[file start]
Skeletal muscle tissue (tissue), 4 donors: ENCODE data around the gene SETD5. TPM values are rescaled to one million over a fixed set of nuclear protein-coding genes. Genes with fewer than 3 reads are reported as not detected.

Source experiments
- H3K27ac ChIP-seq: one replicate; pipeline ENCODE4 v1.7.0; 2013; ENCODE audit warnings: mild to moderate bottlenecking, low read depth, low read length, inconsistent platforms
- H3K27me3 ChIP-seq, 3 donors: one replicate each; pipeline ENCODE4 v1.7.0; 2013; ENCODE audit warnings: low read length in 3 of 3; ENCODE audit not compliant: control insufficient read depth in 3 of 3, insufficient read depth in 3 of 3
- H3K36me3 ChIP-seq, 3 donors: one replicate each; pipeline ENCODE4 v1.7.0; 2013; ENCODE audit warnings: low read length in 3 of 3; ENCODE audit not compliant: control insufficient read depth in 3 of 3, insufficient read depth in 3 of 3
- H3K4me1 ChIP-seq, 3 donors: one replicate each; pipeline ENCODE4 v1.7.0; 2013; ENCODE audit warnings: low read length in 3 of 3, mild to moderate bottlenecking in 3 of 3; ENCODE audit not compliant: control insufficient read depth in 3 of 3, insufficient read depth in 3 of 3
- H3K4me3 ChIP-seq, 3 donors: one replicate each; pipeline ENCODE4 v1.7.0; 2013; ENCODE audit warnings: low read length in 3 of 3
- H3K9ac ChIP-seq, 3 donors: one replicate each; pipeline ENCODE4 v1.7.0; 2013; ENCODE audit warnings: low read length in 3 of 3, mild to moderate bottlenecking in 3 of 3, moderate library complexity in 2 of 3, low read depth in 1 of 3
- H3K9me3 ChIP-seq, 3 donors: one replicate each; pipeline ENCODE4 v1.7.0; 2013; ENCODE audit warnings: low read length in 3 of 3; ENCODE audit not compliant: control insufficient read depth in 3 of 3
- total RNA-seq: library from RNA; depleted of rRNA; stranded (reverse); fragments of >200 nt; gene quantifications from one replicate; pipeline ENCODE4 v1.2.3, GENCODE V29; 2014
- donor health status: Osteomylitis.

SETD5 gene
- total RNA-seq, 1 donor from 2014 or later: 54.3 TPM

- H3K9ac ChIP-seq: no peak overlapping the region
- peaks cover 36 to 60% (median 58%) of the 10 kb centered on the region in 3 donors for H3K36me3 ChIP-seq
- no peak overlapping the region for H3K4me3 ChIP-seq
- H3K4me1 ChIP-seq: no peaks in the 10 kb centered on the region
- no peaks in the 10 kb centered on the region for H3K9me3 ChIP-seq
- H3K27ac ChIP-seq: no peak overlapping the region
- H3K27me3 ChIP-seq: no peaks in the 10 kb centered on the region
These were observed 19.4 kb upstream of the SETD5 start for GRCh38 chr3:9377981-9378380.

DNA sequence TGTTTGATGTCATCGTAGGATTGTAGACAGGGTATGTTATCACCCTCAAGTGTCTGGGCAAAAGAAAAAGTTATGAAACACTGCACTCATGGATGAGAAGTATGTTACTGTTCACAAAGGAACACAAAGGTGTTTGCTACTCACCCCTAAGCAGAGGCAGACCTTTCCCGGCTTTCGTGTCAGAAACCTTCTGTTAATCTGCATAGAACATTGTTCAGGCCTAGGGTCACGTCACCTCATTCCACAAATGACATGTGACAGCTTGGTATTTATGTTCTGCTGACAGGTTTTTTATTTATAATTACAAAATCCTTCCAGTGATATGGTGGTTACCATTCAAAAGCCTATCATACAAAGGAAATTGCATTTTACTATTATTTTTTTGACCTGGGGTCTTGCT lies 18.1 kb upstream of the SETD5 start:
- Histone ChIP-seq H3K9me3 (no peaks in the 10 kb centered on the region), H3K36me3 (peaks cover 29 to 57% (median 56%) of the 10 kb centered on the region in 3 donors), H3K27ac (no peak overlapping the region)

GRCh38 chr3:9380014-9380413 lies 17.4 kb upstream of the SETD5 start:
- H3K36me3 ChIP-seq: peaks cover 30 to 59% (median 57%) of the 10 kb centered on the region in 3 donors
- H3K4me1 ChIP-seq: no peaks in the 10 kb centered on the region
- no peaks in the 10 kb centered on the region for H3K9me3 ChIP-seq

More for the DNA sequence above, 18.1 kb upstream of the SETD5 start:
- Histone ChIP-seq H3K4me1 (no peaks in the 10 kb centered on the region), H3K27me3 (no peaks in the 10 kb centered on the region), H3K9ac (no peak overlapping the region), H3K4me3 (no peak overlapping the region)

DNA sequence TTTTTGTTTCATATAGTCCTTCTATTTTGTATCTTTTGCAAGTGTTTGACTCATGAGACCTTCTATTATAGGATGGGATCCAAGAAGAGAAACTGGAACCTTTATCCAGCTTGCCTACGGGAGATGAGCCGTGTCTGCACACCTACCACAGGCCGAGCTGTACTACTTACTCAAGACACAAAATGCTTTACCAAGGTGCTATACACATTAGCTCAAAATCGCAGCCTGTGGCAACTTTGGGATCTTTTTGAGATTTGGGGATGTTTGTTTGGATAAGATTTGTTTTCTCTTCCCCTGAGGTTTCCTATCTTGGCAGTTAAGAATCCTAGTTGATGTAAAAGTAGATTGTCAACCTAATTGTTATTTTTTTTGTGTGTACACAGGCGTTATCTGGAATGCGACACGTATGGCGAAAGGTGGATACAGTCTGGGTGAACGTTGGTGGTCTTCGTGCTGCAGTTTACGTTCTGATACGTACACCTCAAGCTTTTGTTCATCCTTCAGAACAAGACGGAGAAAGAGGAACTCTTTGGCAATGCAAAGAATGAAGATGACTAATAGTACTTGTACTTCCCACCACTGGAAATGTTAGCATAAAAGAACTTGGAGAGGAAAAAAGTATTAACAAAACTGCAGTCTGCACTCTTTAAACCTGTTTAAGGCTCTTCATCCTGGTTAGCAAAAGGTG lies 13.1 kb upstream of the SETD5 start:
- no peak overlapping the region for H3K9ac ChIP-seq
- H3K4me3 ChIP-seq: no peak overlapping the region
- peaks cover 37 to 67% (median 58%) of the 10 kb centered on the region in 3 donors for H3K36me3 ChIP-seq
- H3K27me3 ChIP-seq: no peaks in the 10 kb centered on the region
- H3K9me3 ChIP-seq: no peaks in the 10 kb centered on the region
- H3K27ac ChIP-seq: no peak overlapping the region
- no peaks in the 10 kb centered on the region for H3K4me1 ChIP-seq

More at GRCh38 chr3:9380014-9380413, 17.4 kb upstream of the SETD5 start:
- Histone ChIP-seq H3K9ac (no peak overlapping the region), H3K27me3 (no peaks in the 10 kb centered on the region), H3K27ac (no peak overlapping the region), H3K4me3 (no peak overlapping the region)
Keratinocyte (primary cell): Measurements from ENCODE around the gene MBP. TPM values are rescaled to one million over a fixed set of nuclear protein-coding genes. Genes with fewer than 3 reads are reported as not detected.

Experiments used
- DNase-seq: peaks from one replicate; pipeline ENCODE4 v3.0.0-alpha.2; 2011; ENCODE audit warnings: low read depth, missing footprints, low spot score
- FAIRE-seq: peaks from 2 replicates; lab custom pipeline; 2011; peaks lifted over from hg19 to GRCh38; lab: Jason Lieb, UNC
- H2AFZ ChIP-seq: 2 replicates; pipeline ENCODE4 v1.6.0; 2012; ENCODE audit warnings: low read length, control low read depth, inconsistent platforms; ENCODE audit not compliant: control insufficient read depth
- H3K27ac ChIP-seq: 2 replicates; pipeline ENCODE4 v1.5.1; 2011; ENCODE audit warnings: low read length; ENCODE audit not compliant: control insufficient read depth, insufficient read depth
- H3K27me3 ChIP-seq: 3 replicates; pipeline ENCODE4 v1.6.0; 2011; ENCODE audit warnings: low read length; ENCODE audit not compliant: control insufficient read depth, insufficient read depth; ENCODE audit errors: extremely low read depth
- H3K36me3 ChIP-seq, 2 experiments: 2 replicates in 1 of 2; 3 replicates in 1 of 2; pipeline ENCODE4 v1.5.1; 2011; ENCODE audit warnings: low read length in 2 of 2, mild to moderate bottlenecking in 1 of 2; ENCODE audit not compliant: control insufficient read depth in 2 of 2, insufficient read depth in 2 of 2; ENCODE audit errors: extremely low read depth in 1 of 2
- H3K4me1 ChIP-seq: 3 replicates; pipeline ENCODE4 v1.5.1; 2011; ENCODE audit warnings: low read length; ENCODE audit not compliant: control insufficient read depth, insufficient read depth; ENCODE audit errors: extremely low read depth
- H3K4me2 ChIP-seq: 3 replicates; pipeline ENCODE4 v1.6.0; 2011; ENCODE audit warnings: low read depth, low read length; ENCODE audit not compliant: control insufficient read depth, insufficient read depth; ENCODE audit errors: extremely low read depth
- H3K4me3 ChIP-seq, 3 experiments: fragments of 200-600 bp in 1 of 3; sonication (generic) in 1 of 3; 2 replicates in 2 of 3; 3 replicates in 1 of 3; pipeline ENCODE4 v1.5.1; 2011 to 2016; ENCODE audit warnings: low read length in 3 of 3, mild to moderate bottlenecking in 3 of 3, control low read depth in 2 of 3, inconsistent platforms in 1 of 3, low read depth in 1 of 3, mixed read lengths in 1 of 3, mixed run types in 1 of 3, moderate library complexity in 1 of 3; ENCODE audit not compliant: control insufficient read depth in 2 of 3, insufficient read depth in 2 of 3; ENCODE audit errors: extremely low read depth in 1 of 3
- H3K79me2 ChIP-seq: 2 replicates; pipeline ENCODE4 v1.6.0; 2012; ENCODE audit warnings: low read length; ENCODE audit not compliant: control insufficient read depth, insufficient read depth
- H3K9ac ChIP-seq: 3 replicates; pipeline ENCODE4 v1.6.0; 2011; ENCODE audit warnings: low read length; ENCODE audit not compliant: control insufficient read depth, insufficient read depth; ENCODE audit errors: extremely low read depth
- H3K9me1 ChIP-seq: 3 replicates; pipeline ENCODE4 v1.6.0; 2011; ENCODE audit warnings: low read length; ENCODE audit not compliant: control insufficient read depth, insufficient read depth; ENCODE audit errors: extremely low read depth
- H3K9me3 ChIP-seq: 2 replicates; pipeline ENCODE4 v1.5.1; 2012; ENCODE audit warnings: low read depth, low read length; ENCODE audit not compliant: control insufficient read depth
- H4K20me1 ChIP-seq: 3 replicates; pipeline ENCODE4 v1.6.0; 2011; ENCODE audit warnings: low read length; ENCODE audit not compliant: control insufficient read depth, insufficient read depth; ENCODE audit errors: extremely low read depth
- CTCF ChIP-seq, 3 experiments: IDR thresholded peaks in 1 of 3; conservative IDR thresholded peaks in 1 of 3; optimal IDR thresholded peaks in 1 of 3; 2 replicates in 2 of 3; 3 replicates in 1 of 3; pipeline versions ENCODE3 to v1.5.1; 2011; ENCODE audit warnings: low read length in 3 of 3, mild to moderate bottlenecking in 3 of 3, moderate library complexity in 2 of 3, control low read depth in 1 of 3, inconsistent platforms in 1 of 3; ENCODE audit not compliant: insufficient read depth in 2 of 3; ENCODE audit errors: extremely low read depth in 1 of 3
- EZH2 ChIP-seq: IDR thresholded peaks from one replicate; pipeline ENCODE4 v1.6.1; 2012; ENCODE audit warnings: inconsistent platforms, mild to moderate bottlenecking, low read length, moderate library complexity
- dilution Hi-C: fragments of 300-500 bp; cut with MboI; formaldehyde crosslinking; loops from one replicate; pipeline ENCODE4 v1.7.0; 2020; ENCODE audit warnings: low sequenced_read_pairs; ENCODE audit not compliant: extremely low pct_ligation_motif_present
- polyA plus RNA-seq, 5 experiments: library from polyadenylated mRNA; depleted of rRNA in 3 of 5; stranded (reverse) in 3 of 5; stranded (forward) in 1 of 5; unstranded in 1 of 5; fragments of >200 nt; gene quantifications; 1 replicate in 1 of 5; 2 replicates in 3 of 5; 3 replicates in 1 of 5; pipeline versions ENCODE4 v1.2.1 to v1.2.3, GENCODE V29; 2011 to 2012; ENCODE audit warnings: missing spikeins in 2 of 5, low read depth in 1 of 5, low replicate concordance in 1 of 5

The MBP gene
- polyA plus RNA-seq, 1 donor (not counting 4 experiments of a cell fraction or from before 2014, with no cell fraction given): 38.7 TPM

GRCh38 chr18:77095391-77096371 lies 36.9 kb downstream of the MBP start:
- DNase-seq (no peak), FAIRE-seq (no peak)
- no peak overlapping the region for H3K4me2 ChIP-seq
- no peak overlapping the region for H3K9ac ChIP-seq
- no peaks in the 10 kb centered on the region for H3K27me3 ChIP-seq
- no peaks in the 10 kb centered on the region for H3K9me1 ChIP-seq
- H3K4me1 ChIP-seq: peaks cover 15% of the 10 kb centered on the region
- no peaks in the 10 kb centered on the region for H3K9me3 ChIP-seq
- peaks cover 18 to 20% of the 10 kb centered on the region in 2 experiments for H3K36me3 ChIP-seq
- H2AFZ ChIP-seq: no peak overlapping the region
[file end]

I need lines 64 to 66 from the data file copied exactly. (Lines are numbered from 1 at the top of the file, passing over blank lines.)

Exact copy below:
- no peak overlapping the region for H3K4me2 ChIP-seq
- no peak overlapping the region for H3K9ac ChIP-seq
- no peaks in the 10 kb centered on the region for H3K27me3 ChIP-seq